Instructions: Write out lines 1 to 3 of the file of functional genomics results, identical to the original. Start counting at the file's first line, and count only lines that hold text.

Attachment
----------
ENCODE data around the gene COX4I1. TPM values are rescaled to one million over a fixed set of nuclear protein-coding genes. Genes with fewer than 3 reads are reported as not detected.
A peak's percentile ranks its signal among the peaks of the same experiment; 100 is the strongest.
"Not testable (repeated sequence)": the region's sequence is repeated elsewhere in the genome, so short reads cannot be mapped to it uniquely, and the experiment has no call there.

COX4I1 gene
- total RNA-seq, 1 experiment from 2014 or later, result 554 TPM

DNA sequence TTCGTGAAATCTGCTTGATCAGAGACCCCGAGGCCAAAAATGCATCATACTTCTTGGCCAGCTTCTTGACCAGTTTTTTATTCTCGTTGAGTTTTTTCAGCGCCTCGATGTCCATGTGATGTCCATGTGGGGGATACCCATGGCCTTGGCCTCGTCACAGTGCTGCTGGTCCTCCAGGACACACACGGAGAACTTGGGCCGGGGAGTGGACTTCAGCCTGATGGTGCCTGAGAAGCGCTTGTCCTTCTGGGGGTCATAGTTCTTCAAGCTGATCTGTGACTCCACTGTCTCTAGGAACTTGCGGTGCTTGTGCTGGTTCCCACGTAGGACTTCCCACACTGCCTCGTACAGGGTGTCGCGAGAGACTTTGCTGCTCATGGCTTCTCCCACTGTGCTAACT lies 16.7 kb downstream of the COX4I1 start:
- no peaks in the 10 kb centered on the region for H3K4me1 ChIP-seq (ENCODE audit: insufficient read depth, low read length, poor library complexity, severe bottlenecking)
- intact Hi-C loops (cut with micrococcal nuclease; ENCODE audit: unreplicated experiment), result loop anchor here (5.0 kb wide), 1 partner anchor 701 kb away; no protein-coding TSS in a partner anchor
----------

ENCODE data around the gene COX4I1. TPM values are rescaled to one million over a fixed set of nuclear protein-coding genes. Genes with fewer than 3 reads are reported as not detected.
A peak's percentile ranks its signal among the peaks of the same experiment; 100 is the strongest.
"Not testable (repeated sequence)": the region's sequence is repeated elsewhere in the genome, so short reads cannot be mapped to it uniquely, and the experiment has no call there.